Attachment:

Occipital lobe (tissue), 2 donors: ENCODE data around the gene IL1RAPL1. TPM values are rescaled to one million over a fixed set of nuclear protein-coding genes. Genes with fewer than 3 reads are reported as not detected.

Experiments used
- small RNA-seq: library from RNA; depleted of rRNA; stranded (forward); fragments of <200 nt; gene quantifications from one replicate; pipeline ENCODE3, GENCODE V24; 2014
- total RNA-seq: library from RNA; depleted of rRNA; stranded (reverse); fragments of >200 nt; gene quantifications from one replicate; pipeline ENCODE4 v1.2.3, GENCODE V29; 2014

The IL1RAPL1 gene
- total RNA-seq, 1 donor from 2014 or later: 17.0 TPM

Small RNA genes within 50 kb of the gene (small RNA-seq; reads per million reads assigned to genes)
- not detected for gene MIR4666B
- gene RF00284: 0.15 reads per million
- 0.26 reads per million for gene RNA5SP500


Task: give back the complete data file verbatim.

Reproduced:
Occipital lobe (tissue), 2 donors: ENCODE data around the gene IL1RAPL1. TPM values are rescaled to one million over a fixed set of nuclear protein-coding genes. Genes with fewer than 3 reads are reported as not detected.

Experiments used
- small RNA-seq: library from RNA; depleted of rRNA; stranded (forward); fragments of <200 nt; gene quantifications from one replicate; pipeline ENCODE3, GENCODE V24; 2014
- total RNA-seq: library from RNA; depleted of rRNA; stranded (reverse); fragments of >200 nt; gene quantifications from one replicate; pipeline ENCODE4 v1.2.3, GENCODE V29; 2014

The IL1RAPL1 gene
- total RNA-seq, 1 donor from 2014 or later: 17.0 TPM

Small RNA genes within 50 kb of the gene (small RNA-seq; reads per million reads assigned to genes)
- not detected for gene MIR4666B
- gene RF00284: 0.15 reads per million
- 0.26 reads per million for gene RNA5SP500